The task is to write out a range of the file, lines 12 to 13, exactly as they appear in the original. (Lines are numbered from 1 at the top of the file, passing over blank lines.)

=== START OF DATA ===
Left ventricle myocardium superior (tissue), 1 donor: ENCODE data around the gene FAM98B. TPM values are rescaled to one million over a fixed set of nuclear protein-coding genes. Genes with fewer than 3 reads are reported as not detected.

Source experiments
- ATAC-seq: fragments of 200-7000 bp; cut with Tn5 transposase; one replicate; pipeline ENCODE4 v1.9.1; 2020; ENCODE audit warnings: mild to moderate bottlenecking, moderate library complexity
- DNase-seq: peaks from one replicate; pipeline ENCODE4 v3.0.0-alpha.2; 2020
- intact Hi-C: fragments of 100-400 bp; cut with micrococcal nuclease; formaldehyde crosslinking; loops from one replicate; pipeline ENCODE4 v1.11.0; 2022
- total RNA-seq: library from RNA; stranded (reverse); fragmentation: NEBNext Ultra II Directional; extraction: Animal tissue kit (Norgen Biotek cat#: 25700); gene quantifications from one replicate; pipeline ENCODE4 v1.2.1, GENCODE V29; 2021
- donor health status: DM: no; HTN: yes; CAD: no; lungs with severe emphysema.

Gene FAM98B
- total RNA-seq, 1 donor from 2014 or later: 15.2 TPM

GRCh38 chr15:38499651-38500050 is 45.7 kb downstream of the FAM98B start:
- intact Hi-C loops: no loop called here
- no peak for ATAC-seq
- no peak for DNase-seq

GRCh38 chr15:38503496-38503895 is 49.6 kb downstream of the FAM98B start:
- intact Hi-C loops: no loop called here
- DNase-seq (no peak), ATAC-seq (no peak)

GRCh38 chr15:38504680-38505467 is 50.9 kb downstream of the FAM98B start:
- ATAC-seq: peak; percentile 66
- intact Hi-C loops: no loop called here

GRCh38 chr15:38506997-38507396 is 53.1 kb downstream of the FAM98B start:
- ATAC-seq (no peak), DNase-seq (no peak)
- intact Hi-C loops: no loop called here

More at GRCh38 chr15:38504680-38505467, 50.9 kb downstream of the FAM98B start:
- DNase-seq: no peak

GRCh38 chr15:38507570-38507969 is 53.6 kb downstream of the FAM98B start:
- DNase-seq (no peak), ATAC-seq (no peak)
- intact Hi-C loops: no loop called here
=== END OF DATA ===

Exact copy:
- no peak for ATAC-seq
- no peak for DNase-seq